There is no question that the web has made it possible for museums to radically extend the reach of their collections. Today, anyone with Internet access, anywhere in the world, can dive into a museum’s collection and explore more objects and artifacts than they could even at the physical museum. And a cursory review of your Google Analytics can show you this global reach, measuring the exact extent to which your collection is accessible to the world. Reach, when it comes to online collections, is easy to measure.
It’s also fairly easy to see and measure the physical reach of your collection. You can see when the galleries are active and full. And admission data can quantify the real world reach. Reach is evident, observable, and measurable.
But what about impact?
What Has More Impact?
Let’s run a thought experiment. Which event has greater impact: one hundred middle school students on a gallery tour, with faces to screen, texting and snapchatting each other – or one graduate student making a vital discovery in their research by accessing an object deep within your online collection? Clearly there is greater measurable reach when we see a hundred students in the museum. But the impact for the graduate student may be much greater. Of course there might be a student or two among one hundred that might put away their phones long enough to have an impactful experience—but how can such an experience be measured? Well, it can’t. These are the hidden impacts that your collection has on individuals. Invisible impacts, but sometimes profound.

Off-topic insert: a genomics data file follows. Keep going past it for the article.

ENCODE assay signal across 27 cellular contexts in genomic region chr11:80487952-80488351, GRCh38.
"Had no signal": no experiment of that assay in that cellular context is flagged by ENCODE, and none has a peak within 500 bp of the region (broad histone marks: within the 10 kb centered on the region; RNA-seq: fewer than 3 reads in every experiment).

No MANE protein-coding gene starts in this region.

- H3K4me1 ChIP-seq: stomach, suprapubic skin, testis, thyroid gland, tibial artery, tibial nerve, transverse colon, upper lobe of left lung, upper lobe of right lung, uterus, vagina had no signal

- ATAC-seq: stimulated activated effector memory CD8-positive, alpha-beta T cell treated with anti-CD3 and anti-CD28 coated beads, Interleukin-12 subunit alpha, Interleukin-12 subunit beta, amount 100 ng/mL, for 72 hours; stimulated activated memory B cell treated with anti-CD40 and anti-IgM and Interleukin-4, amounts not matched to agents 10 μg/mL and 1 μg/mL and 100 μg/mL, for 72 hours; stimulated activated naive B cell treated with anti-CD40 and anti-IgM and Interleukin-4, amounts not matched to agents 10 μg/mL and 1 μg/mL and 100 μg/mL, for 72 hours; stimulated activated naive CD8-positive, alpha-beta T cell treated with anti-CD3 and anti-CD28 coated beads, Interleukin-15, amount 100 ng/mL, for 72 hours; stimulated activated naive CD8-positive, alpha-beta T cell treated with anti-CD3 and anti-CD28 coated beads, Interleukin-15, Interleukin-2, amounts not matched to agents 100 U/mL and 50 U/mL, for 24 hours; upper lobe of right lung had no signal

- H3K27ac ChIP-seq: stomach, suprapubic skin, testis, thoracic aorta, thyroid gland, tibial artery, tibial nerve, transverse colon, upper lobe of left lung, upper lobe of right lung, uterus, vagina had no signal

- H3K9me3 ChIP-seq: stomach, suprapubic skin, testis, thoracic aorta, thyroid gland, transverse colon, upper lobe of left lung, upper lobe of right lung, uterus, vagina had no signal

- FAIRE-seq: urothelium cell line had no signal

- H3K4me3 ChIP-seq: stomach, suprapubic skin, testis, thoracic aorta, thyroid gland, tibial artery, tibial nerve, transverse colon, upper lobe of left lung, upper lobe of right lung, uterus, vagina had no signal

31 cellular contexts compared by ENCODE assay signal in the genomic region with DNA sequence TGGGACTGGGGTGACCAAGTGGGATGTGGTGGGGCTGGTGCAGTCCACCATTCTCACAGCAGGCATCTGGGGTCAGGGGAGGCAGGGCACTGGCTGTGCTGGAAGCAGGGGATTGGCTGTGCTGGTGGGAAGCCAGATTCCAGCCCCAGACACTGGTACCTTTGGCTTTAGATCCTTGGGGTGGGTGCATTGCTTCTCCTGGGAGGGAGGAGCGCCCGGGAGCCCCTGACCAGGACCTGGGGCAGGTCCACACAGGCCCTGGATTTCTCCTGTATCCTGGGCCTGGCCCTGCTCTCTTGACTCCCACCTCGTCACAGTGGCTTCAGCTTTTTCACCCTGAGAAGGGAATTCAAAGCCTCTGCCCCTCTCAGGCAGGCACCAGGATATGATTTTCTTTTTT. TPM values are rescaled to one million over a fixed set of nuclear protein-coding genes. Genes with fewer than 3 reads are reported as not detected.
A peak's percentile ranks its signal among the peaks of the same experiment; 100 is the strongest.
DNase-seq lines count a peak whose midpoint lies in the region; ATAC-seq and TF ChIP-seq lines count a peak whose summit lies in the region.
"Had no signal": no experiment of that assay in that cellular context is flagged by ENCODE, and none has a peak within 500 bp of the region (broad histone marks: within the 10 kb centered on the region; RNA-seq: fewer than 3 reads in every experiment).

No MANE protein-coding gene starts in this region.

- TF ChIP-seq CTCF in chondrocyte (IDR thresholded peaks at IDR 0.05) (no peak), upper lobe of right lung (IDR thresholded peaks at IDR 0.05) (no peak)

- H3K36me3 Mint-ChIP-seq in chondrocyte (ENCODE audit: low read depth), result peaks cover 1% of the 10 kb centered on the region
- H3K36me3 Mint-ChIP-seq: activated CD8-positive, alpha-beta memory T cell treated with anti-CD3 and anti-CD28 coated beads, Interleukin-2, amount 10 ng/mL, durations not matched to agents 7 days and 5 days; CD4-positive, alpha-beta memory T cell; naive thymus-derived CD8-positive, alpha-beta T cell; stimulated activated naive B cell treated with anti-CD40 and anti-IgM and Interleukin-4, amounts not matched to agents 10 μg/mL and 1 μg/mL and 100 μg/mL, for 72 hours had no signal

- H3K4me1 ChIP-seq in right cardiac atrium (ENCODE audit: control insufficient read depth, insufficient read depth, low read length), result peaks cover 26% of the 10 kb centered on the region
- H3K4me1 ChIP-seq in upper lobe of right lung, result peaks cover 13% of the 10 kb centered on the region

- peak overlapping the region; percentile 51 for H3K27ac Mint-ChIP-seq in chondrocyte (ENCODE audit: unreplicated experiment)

Reach is important, but I think impact is what really drives us. And of course, a person has to be reached before they can be impacted. But the number of people impacted will always be a small subset of those we reach. Therefore, from an impact perspective, digital strategies that focus on reach, should also be geared for impact–so that the ratio of those impacted among those reached can grow.
Last month I wrote an Insights article about how the challenges museums face today are the same as those faced since their beginning. Drawing from “Museum Origins: Readings in Early Museum History and Philosophy,” by Hugh H. Genoways, we saw that fulfilling a museum’s mission has always required the ongoing help of generous donors. Reading about the struggles of museums across the centuries can be encouraging as museums contend with the same challenges today. And the struggle to make an impact is likewise nothing new. Resources and efforts have always had to be disproportionately spent on increasing reach. Fredric A. Lucas, Director of the Brooklyn Museum, in an address from 1907 highlighted this tension.
“Nowadays it is definitely recognized that while a museum is an eminently serious proposition it will not be taken too seriously by visitors, that in fact only a small proportion of them seek it with a definite purpose to be instructed, and so a distinct effort is made to arouse the interest of the average visitor. A museum should take itself seriously but none the less should it provide “rational amusement” for the many by whose funds it is largely supported.”